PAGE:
Eleven Charged In Huge $300M Blockchain Pyramid Scheme As Crypto Continues To Crumble

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Financial regulators in the US have been reluctant to come down on cryptocurrency for fear of stifling innovation, but there's nothing innovative about Forsage. The Securities and Exchange Commission (SEC) has filed charges against 11 individuals for running and promoting Forsage, which the SEC says is a "textbook pyramid and Ponzi scheme."

Forsage operated on the Ethereum, Tron, and Binance blockchains, inviting users to invest in so-called smart contracts via aggressive online marketing. The service launched in early 2020, and even casual observers online called it out as a pyramid scheme at the time. Forsage did not have any way to create value and, as the SEC notes in its announcement of charges, all the payouts from Forsage came from the cryptocurrency put in by new investors. The scam allegedly bilked investors all over the world (including in America) out of $300 million.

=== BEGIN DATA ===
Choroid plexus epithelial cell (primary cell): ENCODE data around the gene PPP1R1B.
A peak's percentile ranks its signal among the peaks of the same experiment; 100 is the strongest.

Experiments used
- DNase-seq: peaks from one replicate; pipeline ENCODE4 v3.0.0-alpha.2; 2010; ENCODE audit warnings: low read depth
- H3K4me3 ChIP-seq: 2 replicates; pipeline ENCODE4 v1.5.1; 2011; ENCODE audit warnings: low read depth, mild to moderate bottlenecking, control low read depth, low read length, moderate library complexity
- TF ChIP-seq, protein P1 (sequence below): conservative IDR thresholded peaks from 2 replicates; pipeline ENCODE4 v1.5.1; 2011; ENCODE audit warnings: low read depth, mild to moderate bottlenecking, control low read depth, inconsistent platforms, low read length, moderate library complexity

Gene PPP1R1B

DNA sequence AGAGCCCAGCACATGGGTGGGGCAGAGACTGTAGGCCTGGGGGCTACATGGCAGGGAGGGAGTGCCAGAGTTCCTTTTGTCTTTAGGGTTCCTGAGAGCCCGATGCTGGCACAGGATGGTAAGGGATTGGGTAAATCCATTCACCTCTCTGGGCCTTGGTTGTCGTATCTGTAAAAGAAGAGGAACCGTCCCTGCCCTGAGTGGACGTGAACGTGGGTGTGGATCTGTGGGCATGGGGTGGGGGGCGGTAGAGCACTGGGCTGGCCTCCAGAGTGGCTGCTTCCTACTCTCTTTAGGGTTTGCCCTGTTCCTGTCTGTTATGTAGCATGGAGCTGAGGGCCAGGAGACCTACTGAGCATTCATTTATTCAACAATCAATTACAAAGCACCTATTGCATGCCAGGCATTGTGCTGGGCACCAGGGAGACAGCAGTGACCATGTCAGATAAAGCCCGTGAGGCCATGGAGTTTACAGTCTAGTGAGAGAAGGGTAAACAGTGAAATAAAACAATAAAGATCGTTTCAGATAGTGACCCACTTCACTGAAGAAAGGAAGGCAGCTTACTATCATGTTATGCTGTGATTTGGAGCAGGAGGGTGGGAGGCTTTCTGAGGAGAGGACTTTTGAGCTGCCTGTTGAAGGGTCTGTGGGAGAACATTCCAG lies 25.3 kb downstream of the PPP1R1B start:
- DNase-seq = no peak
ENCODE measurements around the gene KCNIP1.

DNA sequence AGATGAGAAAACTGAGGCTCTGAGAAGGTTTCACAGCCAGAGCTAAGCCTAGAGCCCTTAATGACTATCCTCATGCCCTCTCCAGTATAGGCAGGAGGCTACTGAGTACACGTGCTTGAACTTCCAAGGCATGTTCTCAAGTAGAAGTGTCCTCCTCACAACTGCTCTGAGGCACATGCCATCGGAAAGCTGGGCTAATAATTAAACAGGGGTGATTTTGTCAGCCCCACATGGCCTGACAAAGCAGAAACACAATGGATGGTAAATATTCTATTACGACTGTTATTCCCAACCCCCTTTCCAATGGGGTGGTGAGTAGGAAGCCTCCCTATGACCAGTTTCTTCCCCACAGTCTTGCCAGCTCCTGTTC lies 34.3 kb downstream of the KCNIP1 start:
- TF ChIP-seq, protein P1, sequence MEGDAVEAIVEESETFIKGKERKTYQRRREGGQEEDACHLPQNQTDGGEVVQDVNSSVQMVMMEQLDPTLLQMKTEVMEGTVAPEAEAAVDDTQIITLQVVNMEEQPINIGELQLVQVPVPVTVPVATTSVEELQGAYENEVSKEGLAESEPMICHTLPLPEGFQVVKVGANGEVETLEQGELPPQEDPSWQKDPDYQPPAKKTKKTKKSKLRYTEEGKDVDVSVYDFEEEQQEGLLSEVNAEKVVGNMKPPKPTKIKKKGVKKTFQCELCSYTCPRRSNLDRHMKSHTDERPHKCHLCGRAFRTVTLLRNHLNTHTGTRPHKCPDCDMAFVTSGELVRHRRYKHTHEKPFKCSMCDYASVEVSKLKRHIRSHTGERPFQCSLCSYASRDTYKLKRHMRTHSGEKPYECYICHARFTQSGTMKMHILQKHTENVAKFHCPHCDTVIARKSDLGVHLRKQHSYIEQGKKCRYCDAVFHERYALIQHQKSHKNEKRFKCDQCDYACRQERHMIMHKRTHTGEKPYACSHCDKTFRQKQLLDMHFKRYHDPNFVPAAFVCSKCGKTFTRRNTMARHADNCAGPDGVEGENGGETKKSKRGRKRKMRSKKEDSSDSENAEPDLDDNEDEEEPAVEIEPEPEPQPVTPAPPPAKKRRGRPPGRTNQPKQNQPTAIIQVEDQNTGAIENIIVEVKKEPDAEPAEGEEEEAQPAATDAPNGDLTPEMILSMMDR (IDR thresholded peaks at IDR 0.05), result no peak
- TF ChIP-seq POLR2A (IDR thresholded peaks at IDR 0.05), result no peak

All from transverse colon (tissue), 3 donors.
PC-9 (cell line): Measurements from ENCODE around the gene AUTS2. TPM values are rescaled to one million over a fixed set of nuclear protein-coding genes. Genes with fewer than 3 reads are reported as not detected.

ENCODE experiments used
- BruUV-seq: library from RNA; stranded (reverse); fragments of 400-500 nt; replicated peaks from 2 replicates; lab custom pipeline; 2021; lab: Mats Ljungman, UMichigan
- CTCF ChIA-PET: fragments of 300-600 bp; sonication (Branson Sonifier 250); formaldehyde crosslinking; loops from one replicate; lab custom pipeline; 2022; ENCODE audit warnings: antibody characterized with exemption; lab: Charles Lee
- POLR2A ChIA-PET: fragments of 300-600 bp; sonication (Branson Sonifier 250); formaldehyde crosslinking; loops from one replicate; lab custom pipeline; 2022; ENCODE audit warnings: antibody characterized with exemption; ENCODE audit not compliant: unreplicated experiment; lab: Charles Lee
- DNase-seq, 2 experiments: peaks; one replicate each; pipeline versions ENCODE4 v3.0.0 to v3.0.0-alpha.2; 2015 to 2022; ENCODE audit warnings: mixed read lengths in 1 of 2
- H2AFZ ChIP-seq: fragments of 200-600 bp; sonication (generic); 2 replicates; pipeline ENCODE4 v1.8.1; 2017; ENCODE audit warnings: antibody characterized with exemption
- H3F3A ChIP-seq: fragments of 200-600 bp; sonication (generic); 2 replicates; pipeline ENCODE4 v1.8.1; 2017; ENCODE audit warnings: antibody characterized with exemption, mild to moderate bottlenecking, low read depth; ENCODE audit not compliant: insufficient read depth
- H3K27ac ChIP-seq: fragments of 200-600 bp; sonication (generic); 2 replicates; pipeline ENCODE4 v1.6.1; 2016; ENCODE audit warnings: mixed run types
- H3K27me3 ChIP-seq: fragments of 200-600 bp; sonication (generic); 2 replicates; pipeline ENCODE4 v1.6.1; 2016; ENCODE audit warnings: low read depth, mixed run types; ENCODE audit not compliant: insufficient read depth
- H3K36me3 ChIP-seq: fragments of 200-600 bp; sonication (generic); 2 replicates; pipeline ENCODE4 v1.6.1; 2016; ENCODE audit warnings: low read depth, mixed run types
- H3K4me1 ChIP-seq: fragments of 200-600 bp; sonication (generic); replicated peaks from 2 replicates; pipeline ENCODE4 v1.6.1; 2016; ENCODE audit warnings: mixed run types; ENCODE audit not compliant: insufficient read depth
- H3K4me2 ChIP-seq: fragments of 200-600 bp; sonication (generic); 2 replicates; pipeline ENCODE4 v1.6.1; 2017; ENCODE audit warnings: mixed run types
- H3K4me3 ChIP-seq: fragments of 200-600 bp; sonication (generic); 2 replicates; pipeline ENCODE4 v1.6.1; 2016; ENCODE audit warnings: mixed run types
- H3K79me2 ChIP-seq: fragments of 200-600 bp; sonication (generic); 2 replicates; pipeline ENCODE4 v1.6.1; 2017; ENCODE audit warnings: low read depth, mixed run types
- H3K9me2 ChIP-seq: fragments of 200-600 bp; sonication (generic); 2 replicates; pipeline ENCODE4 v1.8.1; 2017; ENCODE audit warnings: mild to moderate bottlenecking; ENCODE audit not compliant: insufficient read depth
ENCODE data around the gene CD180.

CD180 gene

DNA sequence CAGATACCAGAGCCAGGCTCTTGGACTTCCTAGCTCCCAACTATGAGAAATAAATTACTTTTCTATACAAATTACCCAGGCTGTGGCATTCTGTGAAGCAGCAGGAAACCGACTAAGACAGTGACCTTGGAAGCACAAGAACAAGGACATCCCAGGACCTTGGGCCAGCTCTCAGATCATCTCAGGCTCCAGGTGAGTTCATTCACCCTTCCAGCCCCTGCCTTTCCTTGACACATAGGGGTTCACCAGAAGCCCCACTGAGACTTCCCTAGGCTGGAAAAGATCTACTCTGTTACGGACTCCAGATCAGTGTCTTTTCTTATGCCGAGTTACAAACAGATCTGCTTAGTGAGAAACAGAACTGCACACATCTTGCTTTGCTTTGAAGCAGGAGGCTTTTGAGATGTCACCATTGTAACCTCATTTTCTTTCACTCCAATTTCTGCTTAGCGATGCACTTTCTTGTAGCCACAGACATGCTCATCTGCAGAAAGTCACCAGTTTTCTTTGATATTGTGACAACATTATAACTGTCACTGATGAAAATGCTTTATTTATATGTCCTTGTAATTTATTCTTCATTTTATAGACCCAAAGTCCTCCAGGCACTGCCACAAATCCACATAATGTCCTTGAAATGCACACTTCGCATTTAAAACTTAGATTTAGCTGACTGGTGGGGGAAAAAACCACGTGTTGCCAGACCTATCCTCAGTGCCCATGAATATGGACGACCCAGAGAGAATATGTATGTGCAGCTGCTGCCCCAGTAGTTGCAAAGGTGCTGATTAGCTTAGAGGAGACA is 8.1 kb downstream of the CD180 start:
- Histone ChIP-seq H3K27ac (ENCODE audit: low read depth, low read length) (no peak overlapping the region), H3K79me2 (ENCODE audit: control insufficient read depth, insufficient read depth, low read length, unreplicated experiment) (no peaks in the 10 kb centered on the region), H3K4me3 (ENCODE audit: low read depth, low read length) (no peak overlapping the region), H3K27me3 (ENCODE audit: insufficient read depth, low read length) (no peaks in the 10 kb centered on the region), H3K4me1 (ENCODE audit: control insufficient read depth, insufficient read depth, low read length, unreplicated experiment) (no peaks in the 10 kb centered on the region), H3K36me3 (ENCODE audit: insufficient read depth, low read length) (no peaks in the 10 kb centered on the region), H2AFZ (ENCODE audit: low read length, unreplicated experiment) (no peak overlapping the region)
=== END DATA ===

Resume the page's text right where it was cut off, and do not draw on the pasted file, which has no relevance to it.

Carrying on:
Those charged include four founders of Forsage—Vladimir Okhotnikov, Jane Doe (known online as Lola Ferrari), Mikhail Sergeev, and Sergey Maslakov. The fact that we don't even know one of the founders' names is a clue that prosecuting these crimes will be difficult. The founders were last known to be in countries like Russia and the Republic of Georgia, putting them well outside the reach of American law enforcement. The SEC also indicted several official promoters of Forsage, known (embarrassingly) as "Crypto Crusaders." Two of them, Samuel Ellis and Sarah Theissen, have settled with regulators. They have agreed to limit their future activities and, of course, to avoid violating securities law again.

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Was all that fraud worth it? Anyone who did get a big payday from Forsage is much less rich today than they were a few months ago. The value of cryptocurrency fell off a cliff earlier this year following the collapse of a "stablecoin" called Terra. This, in turn, caused the value of Bitcoin, Ethereum, and other coins to plummet. Bitcoin went from a high of more than $60,000 per coin in early 2022 to less than $20,000 in June. It has since rebounded several thousand, but the damage is done.

Major crypto players have been burned by the downturn, including lending platform Celsius, which stopped withdrawals and has now filed for bankruptcy. The drop in value could expose more schemes for what they are—hopefully, the SEC is watching the latest developments, and the Forsage charges will not be the last.